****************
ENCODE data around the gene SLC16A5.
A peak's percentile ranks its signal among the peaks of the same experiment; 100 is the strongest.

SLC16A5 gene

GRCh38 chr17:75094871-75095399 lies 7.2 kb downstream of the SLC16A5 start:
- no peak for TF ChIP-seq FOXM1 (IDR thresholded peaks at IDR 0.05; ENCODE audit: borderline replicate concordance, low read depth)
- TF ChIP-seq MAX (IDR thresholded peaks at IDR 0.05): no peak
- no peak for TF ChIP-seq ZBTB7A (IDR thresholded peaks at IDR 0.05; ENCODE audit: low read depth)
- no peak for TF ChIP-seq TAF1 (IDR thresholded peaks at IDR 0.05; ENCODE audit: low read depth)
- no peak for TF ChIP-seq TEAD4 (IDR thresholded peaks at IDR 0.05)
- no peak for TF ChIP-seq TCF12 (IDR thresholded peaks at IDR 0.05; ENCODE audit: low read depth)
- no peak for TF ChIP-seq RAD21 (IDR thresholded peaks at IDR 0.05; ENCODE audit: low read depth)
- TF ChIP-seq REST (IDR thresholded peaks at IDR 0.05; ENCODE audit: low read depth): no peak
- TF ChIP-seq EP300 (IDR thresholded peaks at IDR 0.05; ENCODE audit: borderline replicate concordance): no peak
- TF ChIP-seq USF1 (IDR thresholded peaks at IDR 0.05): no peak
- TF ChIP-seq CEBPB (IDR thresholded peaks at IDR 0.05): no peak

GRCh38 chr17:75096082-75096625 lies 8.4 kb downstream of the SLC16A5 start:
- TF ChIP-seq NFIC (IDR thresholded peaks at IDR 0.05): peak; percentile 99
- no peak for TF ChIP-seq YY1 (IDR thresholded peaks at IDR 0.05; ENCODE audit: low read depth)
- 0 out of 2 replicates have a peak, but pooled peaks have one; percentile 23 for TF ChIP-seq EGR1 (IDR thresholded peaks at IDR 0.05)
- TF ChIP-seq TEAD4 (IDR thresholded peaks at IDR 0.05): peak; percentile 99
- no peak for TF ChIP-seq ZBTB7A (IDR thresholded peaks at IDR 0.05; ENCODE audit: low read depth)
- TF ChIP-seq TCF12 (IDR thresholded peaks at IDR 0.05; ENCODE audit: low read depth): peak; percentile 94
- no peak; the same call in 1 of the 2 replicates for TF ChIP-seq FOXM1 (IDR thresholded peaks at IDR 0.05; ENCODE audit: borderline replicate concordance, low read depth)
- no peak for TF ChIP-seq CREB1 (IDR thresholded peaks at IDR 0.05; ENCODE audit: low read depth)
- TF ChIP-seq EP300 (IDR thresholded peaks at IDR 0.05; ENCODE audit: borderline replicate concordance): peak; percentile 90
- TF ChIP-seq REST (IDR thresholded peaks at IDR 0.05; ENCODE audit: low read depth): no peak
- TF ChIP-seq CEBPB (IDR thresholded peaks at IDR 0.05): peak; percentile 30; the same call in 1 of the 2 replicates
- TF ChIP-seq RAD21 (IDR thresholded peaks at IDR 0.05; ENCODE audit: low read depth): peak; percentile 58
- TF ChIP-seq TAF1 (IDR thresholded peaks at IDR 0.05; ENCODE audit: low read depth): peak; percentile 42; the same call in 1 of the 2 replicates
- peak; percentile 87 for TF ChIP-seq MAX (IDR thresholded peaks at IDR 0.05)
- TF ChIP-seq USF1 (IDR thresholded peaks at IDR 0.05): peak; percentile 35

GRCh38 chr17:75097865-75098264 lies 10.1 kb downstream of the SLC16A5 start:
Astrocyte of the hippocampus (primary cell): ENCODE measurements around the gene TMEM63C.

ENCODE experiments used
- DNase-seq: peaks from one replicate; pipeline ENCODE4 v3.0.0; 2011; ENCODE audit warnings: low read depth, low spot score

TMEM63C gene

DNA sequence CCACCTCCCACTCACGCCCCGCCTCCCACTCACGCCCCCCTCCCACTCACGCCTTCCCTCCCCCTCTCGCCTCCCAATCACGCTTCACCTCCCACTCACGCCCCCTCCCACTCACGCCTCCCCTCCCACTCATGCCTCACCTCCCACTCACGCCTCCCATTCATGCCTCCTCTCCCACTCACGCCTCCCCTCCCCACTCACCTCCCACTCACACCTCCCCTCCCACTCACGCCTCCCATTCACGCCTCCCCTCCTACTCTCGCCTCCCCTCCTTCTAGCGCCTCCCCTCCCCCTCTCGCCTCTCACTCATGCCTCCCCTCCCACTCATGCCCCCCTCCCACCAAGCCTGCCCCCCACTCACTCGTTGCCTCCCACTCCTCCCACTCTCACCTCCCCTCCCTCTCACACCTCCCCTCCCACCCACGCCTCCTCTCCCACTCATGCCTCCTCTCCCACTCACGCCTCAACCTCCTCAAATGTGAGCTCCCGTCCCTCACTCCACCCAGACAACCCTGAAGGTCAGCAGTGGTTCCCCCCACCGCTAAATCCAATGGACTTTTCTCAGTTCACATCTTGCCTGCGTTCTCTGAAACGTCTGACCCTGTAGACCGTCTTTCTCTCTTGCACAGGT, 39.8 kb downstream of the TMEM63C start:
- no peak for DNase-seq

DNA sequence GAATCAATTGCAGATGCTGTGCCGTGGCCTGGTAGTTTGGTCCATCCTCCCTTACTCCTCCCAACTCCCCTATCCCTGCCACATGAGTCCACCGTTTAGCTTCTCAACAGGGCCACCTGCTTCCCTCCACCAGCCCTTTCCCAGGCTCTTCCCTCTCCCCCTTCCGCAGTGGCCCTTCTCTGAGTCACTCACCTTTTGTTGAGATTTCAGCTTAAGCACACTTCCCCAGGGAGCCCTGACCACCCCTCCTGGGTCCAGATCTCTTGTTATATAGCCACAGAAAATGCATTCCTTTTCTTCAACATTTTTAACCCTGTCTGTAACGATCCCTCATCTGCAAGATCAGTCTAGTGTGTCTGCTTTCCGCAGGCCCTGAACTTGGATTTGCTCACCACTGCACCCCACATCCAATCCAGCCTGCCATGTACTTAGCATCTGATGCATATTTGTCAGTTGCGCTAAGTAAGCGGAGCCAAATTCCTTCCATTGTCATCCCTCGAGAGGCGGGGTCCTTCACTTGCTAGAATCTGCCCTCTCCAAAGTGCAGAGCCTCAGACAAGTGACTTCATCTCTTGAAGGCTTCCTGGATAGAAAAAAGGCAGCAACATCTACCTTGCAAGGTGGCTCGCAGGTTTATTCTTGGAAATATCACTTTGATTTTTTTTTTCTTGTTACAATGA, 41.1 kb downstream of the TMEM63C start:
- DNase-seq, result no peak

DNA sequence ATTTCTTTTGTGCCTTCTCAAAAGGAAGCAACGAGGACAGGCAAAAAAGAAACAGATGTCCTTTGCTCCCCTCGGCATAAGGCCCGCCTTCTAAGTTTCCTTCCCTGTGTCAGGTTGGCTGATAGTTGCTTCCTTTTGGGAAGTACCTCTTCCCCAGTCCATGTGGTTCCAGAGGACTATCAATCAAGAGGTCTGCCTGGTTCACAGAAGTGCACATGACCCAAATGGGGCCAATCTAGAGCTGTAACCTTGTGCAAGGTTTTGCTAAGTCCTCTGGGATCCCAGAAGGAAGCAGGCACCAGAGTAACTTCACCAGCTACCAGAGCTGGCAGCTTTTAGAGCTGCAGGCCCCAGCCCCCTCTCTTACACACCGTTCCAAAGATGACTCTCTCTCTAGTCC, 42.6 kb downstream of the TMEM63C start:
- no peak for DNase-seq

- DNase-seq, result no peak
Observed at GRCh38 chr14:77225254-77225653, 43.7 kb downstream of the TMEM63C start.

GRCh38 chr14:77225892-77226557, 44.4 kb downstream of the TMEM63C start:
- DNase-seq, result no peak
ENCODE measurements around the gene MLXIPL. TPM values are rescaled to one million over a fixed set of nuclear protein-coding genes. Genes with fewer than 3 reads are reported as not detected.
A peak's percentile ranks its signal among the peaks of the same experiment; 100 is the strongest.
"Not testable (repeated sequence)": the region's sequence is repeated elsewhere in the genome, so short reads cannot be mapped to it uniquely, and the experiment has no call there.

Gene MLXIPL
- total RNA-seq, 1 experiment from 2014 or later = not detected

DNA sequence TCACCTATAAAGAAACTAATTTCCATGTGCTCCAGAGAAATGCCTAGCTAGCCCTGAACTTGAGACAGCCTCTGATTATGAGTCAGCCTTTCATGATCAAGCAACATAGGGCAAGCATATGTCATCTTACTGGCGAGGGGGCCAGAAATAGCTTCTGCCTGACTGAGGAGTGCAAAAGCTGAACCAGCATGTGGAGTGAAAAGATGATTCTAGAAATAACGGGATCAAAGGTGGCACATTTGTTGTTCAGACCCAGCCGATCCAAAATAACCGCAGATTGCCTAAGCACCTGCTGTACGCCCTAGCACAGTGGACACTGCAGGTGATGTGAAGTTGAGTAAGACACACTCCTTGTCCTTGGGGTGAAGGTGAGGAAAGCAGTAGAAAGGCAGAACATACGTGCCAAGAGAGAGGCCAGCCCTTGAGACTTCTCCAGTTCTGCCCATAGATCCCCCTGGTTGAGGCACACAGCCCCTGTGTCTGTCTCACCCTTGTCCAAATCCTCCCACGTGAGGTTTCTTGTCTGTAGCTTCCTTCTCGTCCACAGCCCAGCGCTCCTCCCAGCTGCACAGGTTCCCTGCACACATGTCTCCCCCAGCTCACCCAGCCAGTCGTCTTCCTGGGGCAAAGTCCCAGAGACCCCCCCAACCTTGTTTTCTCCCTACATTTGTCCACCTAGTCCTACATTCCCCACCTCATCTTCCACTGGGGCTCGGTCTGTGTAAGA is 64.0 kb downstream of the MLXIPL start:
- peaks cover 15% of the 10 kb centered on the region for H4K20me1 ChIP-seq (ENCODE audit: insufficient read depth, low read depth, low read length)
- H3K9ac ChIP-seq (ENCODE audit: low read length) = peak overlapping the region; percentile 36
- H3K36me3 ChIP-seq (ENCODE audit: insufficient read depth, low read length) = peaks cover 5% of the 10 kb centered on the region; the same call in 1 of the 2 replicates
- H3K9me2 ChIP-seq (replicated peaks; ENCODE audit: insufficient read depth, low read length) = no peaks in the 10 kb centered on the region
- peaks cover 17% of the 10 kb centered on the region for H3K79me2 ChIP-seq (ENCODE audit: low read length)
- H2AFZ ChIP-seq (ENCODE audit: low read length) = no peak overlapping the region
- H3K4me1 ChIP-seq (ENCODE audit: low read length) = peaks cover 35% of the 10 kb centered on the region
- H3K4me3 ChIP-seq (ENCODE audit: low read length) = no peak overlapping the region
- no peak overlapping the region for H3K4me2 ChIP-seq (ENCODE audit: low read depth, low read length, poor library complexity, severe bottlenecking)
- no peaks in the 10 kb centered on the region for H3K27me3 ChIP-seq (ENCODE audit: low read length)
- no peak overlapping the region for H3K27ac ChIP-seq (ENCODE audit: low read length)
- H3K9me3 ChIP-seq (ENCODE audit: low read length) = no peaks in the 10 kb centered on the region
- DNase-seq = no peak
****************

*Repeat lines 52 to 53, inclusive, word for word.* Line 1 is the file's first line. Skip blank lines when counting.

DNA sequence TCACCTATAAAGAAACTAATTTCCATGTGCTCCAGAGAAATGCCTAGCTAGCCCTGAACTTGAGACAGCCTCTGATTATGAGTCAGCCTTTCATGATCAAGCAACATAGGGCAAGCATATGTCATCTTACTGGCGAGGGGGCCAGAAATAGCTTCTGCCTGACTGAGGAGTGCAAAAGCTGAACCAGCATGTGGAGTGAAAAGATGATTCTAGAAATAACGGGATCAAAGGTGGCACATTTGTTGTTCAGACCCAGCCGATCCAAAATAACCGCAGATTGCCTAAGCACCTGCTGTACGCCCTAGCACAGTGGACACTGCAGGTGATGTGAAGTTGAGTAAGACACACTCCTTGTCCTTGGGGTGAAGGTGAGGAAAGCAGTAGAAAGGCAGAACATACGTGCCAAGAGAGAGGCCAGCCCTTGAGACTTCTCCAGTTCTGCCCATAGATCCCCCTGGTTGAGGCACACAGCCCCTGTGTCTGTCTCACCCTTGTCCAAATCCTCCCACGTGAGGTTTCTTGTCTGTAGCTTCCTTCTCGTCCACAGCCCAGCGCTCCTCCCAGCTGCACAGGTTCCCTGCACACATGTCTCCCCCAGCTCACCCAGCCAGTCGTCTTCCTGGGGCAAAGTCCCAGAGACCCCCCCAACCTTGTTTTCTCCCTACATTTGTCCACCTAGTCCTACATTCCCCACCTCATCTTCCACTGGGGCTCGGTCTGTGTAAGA is 64.0 kb downstream of the MLXIPL start:
- peaks cover 15% of the 10 kb centered on the region for H4K20me1 ChIP-seq (ENCODE audit: insufficient read depth, low read depth, low read length)